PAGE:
Melzer Stuns Djokovic in Five; Nadal Edges Almagro at French Open
Jurgen Melzer continued his surprising 2010 French Open run by upsetting Novak Djokovic 3-6, 2-6, 6-2, 7-6(3), 6-4 in the French Open quarterfinals today.
Melzer will meet another lefty, Rafael Nadal, on Friday in his first trip ever to a Grand Slam semifinal.
“Right now I enjoy the moment,” Melzer said. “I have still tomorrow to think about Nadal. I played the biggest match of my life just maybe an hour ago. Of course you want to have a straight mindset when you think about Nadal. At the moment, that wouldn’t be possible.”
The 29-year-old Austrian had never come back from a two set hole while his counterpart, Djokovic, has never surrendered such a lead. The Serb lead by two sets and a break before falling apart.
“Well, I changed the match,” Melzer said of his comeback. “Well, the only thing I told myself, It’s my first quarterfinals in my life in a Grand Slam. Just don’t go away. Just don’t make it easy for him. Fight as much as you can, and I was I wasn’t playing so bad. I just missed a lot of easy shots when I had the chance and the opportunity to finish the point. And after that, I mean, I got back in, and at 2 All in the third it was an open match. I think I got a little under the skin after the third set. I should win the fourth set probably earlier than I actually did, and then the fifth was just a battle.”
Added Djokovic, “But I made a big mistake, you know, there. I made him come back into the match with my unforced errors, and then he caught the momentum and he was playing really well, especially on his service games. Yeah, I’m very disappointed, obviously, to lose the match that I was in control of totally a set and a break. This is tennis, you know. This is Grand Slams. You always have to play up to the end, because these things happen, especially at this stage of tournament.”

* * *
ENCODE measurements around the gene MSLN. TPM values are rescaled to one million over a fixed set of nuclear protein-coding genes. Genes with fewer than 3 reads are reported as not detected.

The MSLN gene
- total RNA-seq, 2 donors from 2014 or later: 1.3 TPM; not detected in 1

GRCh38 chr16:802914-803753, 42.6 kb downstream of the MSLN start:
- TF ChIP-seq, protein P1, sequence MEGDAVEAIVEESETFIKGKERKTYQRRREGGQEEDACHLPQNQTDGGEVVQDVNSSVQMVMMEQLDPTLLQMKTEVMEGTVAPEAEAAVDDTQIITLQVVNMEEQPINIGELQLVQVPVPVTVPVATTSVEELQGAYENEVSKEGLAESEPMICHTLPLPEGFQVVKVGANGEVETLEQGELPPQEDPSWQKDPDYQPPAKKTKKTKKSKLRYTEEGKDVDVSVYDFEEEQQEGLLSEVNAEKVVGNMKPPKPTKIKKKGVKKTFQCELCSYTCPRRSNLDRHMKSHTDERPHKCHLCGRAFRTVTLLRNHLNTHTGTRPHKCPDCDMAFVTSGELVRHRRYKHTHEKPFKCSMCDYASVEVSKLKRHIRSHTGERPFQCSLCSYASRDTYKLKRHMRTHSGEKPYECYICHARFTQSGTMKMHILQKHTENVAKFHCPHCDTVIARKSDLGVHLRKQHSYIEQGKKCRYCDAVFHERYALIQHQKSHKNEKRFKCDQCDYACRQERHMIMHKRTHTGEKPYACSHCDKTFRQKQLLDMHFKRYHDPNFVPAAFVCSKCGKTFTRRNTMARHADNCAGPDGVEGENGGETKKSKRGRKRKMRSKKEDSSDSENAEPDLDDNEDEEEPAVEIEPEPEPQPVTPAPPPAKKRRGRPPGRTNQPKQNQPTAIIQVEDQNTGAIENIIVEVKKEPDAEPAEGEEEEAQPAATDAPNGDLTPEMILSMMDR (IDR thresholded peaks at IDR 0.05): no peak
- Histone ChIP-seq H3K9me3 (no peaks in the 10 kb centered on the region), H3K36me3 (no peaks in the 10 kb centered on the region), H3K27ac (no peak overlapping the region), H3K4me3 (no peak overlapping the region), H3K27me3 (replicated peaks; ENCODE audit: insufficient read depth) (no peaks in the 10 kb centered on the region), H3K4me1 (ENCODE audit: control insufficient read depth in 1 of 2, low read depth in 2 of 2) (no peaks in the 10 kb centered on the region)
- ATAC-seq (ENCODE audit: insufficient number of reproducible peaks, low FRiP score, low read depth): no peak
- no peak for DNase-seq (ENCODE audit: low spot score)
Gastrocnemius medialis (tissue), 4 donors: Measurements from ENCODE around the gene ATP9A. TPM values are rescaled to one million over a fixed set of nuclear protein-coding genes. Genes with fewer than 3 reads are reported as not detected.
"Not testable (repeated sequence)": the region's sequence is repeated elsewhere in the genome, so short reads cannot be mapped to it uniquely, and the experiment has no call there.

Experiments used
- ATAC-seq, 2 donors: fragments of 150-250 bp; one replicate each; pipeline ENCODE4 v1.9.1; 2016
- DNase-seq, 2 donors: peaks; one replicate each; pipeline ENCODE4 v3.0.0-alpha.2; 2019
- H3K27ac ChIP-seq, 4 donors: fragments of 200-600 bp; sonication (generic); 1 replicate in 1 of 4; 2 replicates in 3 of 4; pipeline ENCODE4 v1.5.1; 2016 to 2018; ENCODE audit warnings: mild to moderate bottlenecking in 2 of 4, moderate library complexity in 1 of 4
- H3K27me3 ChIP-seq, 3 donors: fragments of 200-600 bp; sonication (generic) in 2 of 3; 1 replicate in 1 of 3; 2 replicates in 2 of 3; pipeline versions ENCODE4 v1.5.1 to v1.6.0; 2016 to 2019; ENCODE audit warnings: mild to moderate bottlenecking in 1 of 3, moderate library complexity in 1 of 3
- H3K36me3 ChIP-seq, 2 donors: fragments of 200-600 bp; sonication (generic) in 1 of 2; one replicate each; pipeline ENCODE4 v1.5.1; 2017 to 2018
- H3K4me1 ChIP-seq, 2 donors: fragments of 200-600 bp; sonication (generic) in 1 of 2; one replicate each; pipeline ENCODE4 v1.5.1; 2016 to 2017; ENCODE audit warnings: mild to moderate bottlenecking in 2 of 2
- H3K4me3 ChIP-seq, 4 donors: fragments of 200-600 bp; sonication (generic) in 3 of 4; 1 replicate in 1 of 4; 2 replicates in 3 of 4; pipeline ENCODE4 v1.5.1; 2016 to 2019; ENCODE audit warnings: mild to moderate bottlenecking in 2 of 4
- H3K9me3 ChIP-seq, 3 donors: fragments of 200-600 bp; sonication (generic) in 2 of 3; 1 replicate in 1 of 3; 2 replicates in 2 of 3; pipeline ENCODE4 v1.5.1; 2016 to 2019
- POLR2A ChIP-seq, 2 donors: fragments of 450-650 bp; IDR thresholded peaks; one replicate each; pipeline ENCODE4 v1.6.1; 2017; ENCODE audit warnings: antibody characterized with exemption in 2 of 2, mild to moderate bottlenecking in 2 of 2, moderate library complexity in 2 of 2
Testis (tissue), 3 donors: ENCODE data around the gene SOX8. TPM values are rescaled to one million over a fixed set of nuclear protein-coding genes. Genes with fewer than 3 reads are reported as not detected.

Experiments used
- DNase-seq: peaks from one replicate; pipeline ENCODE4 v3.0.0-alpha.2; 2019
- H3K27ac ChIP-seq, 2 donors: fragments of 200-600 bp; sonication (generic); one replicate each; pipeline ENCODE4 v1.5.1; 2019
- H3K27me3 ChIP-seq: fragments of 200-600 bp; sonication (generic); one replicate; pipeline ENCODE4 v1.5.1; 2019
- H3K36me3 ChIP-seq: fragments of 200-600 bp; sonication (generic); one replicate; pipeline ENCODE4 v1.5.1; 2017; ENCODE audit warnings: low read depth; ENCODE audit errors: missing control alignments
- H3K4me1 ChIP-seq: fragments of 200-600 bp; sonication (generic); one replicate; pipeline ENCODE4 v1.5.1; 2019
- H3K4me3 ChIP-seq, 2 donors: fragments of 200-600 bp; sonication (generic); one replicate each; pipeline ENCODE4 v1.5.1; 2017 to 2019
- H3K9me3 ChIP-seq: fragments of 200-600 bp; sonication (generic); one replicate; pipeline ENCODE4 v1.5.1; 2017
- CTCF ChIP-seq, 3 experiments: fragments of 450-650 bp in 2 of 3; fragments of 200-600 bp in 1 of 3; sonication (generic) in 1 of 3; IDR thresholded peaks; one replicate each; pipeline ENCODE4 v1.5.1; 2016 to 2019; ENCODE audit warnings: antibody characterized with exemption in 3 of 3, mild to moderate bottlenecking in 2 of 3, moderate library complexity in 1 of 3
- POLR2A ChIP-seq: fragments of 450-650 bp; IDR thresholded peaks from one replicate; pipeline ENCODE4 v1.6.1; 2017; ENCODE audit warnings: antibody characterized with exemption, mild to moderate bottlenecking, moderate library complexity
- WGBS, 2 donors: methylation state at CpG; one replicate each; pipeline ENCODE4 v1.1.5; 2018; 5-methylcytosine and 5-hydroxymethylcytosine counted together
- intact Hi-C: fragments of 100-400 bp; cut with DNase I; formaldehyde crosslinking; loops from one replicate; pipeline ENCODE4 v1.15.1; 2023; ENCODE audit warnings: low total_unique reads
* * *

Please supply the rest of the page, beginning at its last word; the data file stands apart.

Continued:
Nadal won in straight sets beating Almagro for a seventh straight time, but it wasn’t easy. Almagro raced out to an early 3-0 lead in the first set before Nadal leveled. And with the exception of the two breakers the match was played on even terms until Nadal broke Almagro late in the third set.
“Well, it was hard all the time,” said Nadal who celebrates his 24th birthday on Thursday. “Well, not at the beginning. It was rather easy at the beginning, even for him. I think that, yes, it was a difficult match, especially from a mental standpoint. I had to return well, and I had the feeling that I was not capable of playing the way I wanted because he was so powerful. I had to be very careful on the serve because I could make mistakes, and this is what I did. At the beginning I lost my serve, and then I managed to win his serve and not to allow him to break me. When I really needed to play my best tennis, I had the opportunity of doing that. So I’m very happy I played this match in three sets, because it was very difficult.”
Nadal has now won 20 straight matches on tour and 35 of his last 36 at Roland Garros. If he wins his fifth French Open title he’ll also overtake Roger Federer for the No. 1 ranking. He and Tomas Berdych are the only players who haven’t lost a set this French Open.
In the other Friday semifinal Berdych plays Roger Federer-conquerer Robin Soderling.
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